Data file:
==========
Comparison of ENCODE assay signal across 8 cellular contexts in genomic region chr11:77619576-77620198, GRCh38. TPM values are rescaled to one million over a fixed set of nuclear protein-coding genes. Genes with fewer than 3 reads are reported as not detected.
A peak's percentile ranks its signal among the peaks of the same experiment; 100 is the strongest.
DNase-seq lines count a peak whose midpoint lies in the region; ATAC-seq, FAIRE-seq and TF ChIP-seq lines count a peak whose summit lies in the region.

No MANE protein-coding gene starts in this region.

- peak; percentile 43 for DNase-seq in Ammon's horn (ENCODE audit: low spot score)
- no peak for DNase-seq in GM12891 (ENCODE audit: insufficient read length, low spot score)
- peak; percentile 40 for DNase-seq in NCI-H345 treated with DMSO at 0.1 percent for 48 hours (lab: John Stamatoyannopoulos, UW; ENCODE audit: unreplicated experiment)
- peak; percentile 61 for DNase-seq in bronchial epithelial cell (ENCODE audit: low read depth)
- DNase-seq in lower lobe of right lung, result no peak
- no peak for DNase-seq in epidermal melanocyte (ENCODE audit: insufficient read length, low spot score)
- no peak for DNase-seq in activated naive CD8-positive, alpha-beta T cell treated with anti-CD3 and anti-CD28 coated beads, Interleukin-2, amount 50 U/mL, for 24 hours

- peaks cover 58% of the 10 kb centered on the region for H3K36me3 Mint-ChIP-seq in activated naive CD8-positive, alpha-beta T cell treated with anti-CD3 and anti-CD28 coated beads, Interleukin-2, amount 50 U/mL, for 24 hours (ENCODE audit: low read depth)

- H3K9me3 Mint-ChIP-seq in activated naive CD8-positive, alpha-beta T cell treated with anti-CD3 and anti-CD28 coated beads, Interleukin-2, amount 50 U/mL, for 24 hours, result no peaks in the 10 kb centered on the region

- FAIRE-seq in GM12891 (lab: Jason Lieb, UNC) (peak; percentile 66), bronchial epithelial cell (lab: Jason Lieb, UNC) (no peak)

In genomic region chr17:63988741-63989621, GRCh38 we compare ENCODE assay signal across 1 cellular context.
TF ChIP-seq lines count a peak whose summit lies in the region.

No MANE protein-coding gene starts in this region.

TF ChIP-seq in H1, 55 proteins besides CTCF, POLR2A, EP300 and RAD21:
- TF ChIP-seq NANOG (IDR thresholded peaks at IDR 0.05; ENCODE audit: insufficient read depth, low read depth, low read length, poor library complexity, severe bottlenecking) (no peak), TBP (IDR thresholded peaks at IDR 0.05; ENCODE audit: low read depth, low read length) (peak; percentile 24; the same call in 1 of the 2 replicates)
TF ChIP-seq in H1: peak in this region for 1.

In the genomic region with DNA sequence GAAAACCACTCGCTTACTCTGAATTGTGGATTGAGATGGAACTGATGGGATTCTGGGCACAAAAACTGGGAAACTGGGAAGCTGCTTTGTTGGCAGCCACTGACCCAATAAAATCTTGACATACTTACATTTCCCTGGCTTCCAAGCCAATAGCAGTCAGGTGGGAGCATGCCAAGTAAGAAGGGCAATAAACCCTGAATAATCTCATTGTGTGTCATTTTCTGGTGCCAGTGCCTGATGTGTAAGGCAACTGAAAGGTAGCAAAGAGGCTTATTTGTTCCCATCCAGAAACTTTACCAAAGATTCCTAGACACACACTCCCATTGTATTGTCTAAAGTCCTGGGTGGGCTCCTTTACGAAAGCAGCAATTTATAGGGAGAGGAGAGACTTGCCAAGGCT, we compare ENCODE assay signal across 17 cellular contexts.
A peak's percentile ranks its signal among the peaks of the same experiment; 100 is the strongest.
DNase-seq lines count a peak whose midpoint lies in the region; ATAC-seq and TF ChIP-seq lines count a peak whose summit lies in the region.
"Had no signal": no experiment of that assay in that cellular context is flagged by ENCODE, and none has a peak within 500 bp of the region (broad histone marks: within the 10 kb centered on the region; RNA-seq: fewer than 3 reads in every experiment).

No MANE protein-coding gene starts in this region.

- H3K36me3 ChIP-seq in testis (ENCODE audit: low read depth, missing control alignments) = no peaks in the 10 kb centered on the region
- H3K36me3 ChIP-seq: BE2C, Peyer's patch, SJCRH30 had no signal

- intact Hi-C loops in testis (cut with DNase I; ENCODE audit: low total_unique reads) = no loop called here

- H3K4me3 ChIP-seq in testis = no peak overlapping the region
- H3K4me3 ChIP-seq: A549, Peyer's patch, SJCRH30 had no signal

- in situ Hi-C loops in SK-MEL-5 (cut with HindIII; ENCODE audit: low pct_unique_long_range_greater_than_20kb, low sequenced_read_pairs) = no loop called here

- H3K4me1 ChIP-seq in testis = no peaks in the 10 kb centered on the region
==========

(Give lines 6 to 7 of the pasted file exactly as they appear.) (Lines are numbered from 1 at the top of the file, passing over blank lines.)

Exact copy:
- no peak for DNase-seq in GM12891 (ENCODE audit: insufficient read length, low spot score)
- peak; percentile 40 for DNase-seq in NCI-H345 treated with DMSO at 0.1 percent for 48 hours (lab: John Stamatoyannopoulos, UW; ENCODE audit: unreplicated experiment)